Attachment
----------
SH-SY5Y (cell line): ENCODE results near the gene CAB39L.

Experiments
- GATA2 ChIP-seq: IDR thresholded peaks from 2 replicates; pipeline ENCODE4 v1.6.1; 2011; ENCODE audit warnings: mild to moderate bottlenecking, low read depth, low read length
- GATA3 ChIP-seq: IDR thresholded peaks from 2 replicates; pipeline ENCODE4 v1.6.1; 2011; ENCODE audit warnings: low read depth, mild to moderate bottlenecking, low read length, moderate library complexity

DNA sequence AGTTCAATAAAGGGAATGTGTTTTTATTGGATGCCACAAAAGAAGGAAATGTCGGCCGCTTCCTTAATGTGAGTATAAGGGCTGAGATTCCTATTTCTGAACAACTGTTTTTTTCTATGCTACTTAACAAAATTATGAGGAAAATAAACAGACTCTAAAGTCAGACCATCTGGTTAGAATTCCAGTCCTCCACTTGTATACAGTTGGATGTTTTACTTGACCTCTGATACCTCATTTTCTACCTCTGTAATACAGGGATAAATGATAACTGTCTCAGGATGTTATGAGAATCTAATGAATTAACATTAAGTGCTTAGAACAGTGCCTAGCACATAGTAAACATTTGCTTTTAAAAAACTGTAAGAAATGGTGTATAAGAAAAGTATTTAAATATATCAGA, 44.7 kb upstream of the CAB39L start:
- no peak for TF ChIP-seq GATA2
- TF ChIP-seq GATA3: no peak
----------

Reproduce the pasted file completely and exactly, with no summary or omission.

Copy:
SH-SY5Y (cell line): ENCODE results near the gene CAB39L.

Experiments
- GATA2 ChIP-seq: IDR thresholded peaks from 2 replicates; pipeline ENCODE4 v1.6.1; 2011; ENCODE audit warnings: mild to moderate bottlenecking, low read depth, low read length
- GATA3 ChIP-seq: IDR thresholded peaks from 2 replicates; pipeline ENCODE4 v1.6.1; 2011; ENCODE audit warnings: low read depth, mild to moderate bottlenecking, low read length, moderate library complexity

DNA sequence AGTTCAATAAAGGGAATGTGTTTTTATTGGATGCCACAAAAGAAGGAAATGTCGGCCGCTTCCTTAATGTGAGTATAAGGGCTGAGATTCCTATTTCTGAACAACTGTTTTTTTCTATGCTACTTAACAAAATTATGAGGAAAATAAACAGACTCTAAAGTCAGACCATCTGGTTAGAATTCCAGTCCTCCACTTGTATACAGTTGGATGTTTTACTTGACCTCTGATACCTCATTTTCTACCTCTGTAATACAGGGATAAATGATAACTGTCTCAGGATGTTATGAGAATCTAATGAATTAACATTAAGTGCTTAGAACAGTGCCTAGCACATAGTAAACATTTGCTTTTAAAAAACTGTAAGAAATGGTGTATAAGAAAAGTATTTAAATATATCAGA, 44.7 kb upstream of the CAB39L start:
- no peak for TF ChIP-seq GATA2
- TF ChIP-seq GATA3: no peak